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RE: 3000 psi concrete and special inspection

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Dennis,

Sorry I don't have a copy but doesn't the current CBC (aka 97 UBC) say
in 1921.2.4.1 that "compressive strength f'c shall not be less than 3000
psi"?  Note the only exception to this is for "footings".  (Note I agree
with Scott's inclusion by reference anyway.)

Doesn't this force you to specify 3000 psi concrete for a stemwall?

Do you draw a distinction between when you "specify" per the code and
"design" per the code?  I'm referring to the subtle wording difference
between the above and UBC 1701.5 or IBC 1704.4.

I ask the question again: is everybody requiring special inspection on
simple stemwalls?  If not, what is the reason?  I was trained by the
oldtimers to always specify and design with 2500 psi for the
"foundation", but I see that as only permissible for "footings".  

Ed Tornberg
Tornberg Consulting, LLC
503-551-4165

-----Original Message-----
From: Dennis S. Wish, PE [mailto:dennis.wish(--nospam--at)verizon.net] 
Sent: Wednesday, February 16, 2005 10:53 AM
To: seaint(--nospam--at)seaint.org
Subject: Re: 3000 psi concrete and special inspection

Ed Tornberg wrote:

> For engineers in "high seismic risk" regions, including the West
Coast:
>
> Do you specify minimum 3000 psi concrete on all your foundations, and 
> thus trigger special inspection?
>
> You are required to do this per ACI 318 21.2.4.1: "Compressive 
> strength f'c of the concrete shall be not less than 3000 psi"
>
> - ACI 318 Table R21.2.1 states that Foundations are included in the 
> scope of section 21.2
>
> - 2003 IBC confirms and reinforces this, by stating that .Seismic 
> Design Category D, E, or F, .foundations complying with Sections [ACI]

> 21.2 through 21.10 shall be used to resist [seismic].
>
> So I understand that all foundations, including stemwalls, PEMB 
> pedestals, etc. require special inspection. The only exception would 
> be isolated and strip footings.
>
> If you state that "design basis is 2500 psi", you are violating ACI 
> 318 21.2.4.1, correct?
>
> Ed Tornberg
>
> Tornberg Consulting, LLC
>
> 503-551-4165
>
Ed,
In a sense, this is a loaded question. Most of the West Coast still uses

the 97 UBC and not the 2003 IBC. There is a section in, I believe,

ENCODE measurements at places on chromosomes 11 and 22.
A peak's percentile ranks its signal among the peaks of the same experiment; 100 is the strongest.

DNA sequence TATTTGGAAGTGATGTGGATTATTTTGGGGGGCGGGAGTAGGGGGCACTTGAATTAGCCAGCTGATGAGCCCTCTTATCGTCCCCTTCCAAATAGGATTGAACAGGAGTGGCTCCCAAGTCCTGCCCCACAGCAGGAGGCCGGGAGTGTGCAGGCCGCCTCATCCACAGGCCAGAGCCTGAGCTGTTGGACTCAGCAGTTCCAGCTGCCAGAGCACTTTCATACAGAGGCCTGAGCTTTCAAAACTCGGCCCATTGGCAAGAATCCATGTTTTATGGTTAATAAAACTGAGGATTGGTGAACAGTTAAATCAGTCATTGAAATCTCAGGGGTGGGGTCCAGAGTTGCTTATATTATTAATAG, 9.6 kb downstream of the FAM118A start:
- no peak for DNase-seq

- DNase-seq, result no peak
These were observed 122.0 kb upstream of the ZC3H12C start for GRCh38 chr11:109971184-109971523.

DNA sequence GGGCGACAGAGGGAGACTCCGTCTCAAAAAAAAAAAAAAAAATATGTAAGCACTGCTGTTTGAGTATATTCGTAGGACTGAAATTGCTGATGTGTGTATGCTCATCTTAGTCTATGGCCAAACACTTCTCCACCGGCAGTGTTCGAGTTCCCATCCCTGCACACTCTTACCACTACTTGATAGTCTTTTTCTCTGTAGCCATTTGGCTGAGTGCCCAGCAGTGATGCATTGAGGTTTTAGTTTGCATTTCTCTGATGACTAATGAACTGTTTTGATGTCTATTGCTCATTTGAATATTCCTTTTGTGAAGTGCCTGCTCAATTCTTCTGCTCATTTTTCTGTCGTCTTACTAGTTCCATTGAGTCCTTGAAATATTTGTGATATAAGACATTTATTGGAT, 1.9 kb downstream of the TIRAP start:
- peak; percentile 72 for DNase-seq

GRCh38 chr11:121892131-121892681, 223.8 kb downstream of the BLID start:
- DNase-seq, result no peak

chapter 19 of the UBC that covers the use of 3,000 psi concrete. This is

especially true in areas that have specific municipal requirements based

upon modifications to the state adopted code (which in California is 
based on the 97 UBC). The use of 3,000 psi concrete, beyond its specific

need for strength in the design, triggers the requirements for special 
deputy inspection and structural observation. This can be required as 
part of the municipal code if in a region where the 97 UBC is not used, 
but the local municipality has deemed it to required.
The issue you raised is what governs. While I would like to say that 
ACI-318 governs, it is only the method, not the law. What is written in 
the code that you use is law - it was adopted and ratified by the state 
and local municipalities. You can use your judgment to argue the issues 
or to design to the more conservative, but you can not, without a change

in the code, design to a standard less than that required within in the 
code.
I think that some years ago when design methods were part of the UBC 
(prior to 1994) this was an easier issue to deal with as discrepancies 
were less common since the section of the code dealing with any material

contained the general verbiage of the material organizations such as 
ACI, AISC, MIA, AITC etc. I don't particularly think that the split to 
sell separate references was good from the position of a practitioner 
since it left the rhetoric open to confusion and possible error.
Finally, I don't specify a "design basis" but rather state that the 
minimum strength of concrete to be used must be 2,500 psi or as noted on

the plans. The contractor is free to use 3,000 psi concrete without 
special inspection and while I have a note that states that all grade 
beams and foundations resisting lateral forces are to be designed per 
section xxxx.xx.x.x of the current code. Furthermore, I specifically 
note the requirements for special inspection and structural observation 
on the plan and on the details. There are times when, for example, I 
need to show a retrofit of an epoxy anchor if omitted or changed during 
construction. If the anchor is for shear only, then deputy inspection 
requirements for epoxy are generally not enforced within most 
municipalities - the local building inspection can check the cleanliness

of the holes. The same is true when I use rebar dowels to tie a new 
foundation to an existing so as to prevent potential differential 
settlement. Here again, the anchor acts in shear and not tension so just

sticking a dowel into concrete without epoxy or grouting will still 
achieve the same goal when lateral movement (tension) is not the case.

Hope this helps - just remember that code is law and ACI-318 documents 
are not enforced by law but are assumed to be the basis for the law. If 
the law is worded wrongly and not corrected then theoretically you can 
design to the mistake and be covered. I think this is risky as your 
education and professional intuition can easily be questioned in a court

of law.

*Dennis S. Wish, PE*
*California Professional Engineer
Structural Engineering Consultant

dennis.wish(--nospam--at)verizon.net*
*
760.564.0884 (office - fax)
*

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